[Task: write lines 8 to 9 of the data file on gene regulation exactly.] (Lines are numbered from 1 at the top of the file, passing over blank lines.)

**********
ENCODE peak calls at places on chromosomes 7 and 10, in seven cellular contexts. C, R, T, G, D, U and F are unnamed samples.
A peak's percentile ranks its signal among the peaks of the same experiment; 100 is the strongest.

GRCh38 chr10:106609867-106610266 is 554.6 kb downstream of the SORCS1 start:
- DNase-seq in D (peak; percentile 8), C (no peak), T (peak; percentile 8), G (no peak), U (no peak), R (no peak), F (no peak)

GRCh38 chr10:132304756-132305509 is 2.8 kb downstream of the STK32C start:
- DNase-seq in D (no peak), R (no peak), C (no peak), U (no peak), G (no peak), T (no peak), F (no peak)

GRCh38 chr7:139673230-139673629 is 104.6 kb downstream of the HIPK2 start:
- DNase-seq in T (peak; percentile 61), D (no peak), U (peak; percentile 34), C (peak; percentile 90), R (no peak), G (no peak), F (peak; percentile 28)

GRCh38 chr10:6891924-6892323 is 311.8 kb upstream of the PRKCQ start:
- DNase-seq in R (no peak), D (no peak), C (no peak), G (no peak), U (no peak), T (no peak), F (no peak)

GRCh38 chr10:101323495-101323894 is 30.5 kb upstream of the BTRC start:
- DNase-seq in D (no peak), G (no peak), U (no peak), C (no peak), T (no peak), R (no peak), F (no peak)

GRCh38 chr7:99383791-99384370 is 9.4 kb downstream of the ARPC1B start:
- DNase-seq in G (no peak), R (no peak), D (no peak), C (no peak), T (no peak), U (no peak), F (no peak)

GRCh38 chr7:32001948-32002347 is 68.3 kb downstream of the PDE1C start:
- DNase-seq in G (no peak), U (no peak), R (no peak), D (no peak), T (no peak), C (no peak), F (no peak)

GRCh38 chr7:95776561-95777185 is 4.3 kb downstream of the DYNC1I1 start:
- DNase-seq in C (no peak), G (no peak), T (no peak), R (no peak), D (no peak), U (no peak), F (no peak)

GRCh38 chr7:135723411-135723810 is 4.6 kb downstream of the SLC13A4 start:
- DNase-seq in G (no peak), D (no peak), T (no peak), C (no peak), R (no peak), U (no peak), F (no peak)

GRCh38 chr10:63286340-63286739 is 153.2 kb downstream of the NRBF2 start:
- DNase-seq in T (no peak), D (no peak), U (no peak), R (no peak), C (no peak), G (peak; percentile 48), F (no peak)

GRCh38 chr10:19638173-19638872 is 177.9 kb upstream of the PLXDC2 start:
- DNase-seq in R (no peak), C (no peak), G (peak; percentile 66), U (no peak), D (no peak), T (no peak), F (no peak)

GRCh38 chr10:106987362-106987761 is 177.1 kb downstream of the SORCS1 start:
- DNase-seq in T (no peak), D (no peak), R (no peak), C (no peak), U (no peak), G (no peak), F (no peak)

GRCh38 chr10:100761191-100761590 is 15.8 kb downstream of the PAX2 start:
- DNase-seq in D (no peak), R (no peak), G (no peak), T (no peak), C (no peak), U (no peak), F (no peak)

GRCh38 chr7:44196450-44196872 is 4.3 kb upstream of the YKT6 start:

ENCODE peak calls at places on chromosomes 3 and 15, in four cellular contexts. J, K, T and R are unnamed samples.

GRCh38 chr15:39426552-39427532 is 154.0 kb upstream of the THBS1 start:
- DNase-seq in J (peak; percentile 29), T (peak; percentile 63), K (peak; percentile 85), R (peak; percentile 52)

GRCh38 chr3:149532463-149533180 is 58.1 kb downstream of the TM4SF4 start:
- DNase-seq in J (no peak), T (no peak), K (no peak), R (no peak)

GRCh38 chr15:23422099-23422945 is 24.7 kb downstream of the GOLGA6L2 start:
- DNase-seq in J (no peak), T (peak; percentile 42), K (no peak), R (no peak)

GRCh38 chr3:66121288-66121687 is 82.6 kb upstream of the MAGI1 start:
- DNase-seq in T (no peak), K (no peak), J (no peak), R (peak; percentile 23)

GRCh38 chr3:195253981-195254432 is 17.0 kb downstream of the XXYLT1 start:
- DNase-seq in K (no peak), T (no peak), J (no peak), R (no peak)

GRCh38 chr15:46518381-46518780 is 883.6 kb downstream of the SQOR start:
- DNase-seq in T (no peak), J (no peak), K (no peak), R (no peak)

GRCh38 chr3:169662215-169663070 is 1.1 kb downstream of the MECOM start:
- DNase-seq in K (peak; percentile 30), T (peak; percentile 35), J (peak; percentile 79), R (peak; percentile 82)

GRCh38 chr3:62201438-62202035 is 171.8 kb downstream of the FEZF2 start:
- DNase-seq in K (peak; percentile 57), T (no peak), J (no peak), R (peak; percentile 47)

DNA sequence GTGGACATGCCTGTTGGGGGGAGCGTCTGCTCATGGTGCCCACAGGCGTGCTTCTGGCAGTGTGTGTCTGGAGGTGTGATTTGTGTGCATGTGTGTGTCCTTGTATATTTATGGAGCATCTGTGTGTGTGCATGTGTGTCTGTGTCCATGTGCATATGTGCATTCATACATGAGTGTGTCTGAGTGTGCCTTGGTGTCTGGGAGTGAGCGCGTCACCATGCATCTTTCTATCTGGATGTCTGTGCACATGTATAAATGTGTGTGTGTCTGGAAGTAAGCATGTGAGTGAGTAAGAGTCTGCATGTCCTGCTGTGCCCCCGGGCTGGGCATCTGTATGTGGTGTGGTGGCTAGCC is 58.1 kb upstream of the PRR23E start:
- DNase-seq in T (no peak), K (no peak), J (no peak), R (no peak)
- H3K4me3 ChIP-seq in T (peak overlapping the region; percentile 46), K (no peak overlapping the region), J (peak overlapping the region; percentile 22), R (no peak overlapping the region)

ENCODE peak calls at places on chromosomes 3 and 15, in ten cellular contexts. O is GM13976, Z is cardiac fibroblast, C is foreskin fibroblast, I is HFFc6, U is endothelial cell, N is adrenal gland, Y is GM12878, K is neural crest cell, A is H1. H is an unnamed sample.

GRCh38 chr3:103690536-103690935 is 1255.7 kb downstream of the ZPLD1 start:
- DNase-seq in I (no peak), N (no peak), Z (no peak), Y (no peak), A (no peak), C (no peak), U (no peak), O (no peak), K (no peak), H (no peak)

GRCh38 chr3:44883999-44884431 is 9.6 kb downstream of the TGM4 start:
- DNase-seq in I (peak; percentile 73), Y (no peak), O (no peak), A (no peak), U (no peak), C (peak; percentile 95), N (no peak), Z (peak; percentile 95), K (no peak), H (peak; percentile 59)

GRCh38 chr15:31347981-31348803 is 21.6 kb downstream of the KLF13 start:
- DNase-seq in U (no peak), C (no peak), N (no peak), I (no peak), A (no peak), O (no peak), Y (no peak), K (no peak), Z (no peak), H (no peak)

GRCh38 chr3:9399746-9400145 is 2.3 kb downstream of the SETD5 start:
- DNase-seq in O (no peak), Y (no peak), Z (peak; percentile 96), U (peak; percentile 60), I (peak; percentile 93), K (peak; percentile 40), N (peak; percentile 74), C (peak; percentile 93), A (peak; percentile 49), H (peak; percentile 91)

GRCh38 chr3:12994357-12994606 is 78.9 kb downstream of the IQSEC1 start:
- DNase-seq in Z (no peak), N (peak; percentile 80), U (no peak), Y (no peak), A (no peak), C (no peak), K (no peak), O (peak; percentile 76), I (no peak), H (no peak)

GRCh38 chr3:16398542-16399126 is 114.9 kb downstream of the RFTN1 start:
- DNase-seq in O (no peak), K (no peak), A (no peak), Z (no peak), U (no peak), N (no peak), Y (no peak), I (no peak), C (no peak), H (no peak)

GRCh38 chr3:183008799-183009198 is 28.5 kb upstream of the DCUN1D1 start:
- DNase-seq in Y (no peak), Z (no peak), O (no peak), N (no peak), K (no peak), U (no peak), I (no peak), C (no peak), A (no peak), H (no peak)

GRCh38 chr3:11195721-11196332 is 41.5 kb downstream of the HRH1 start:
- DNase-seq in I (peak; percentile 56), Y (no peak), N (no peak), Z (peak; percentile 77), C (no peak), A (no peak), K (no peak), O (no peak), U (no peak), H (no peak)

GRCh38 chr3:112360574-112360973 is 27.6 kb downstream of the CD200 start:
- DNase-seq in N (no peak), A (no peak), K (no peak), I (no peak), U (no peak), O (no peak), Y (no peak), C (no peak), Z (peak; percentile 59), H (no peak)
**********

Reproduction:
- DNase-seq in T (peak; percentile 61), D (no peak), U (peak; percentile 34), C (peak; percentile 90), R (no peak), G (no peak), F (peak; percentile 28)

GRCh38 chr10:6891924-6892323 is 311.8 kb upstream of the PRKCQ start: